The issue of the Real Presence is the one that intrigues me. Muller wrote: “In reality, the body and blood of Christ do not mean the material components of the human person of Jesus during his lifetime or in his transfigured corporality. Here, body and blood mean the presence of Christ in the signs of the medium of bread and wine.” The fact that anyone finds this heterodox is curious because it reminds me of a conversation I had with a non-believer earlier this year. Over lunch he said that of course I did not believe that the bread and the wine was really changed into the body and blood of Christ and that a chemical analysis of the bread and the wine could prove his point. I suggested that a chemical analysis could be done upon each of us, but it could not disclose what was real and important, namely that we were friends, both interested in the world of ideas and of politics, that we had met by reason of the horrible circumstance of having to bury a mutual friend and sustained the friendship through the years, etc. I affirm and Archbishop Muller affirms the faith of the Church, that the Eucharist contains the presence of Christ. That fact tells us nothing about the chemical makeup of the bread and wine. Who cares about the chemical makeup?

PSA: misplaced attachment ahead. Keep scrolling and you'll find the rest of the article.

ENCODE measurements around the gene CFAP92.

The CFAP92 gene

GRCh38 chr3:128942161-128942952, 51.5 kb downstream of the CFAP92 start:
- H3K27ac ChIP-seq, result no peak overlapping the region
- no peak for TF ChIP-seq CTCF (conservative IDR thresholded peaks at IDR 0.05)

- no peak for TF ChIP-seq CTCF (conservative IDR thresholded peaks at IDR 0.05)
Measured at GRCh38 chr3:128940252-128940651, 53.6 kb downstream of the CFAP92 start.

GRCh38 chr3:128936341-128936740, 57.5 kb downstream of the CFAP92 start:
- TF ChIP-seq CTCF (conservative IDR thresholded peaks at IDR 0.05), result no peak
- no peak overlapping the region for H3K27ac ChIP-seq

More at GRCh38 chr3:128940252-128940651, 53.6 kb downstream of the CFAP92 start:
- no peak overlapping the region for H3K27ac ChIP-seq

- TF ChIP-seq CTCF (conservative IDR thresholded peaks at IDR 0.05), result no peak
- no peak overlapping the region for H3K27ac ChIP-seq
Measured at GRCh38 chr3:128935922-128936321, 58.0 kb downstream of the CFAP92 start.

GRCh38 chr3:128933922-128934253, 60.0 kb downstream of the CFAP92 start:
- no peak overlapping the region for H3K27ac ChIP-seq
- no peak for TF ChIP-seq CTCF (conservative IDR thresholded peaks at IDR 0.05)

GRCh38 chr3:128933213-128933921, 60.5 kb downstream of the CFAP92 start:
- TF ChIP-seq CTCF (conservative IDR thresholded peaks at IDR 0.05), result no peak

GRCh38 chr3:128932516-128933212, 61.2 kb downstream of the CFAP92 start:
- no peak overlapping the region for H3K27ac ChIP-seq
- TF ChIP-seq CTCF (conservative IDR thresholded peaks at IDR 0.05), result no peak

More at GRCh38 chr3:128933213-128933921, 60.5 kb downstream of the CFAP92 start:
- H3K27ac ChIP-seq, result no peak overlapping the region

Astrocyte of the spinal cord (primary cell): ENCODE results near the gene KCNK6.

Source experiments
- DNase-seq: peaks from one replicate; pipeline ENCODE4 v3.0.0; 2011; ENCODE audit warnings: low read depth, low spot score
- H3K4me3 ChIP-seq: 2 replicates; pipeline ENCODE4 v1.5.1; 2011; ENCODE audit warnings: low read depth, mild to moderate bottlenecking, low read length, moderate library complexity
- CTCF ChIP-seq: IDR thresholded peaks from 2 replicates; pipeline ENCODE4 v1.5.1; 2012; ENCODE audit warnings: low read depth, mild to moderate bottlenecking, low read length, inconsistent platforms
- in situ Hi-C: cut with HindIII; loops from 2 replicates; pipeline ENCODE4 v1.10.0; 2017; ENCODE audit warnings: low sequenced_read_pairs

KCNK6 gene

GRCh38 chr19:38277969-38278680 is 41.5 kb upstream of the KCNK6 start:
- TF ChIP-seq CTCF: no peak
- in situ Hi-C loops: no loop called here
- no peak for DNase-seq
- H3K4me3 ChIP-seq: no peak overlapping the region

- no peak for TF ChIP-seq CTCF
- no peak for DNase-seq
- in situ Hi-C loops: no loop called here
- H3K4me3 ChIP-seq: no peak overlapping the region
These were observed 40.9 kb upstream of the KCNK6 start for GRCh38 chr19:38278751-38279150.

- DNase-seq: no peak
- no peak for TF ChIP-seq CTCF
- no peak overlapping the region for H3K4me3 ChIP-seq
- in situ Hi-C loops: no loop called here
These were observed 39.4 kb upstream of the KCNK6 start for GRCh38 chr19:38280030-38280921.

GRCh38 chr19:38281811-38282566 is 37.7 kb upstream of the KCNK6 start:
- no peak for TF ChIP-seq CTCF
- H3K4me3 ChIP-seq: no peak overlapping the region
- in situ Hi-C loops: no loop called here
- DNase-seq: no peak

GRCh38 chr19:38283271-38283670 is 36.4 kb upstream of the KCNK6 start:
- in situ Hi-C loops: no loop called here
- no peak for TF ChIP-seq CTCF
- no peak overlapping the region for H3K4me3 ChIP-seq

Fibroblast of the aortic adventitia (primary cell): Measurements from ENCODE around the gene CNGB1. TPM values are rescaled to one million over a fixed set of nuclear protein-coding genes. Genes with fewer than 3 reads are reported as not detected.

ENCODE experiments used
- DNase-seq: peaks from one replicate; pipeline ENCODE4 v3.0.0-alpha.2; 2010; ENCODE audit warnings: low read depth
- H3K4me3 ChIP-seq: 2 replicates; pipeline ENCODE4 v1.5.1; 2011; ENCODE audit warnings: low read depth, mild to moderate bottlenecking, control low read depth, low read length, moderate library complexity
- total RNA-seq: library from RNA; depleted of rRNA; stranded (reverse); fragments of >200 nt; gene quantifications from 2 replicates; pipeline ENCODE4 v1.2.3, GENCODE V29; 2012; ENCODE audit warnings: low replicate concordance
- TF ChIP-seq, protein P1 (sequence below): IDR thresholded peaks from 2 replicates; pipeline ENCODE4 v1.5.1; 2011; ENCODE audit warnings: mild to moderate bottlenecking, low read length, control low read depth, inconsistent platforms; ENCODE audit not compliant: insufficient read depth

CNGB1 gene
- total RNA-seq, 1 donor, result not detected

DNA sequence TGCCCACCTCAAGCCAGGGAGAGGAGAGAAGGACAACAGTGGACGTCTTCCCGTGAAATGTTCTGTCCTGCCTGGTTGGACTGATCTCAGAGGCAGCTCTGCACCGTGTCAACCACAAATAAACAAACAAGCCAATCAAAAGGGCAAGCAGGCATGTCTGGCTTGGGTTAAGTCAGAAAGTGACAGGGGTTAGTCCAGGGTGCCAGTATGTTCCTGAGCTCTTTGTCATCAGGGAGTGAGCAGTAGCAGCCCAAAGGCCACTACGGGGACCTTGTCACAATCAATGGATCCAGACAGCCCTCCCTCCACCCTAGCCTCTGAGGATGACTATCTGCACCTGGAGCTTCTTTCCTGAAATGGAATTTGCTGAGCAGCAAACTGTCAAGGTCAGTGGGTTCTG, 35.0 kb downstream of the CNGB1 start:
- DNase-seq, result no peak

I recall an interview with Archbishop Charles Chaput when he said, and I paraphrase, that his hate mail from the left was distinguished by its vulgarity but that the hate mail from the right was distinguished by its venom. Those who have called Chief Justice Roberts a “traitor” or a “coward” discredit themselves not the Chief Justice. So, too, those who hurl the charge of heterodoxy at Archbishop Muller only display their own limited grasp of Catholic theology. But, both groups do something else. They evidence malice, which is one of the seven deadly sins, and they call into question the very institutions they claim to love. A Chief Justice’s opinion can be wrong without being evidence of treason. A theologian’s writings can be not one’s cup of tea without being heterodox. Treason and heresy are serious charges and those who make them casually should think twice, and then think again. The Master said something about taking the pole out of one’s own eye before trying to remove the mote from your brother’s.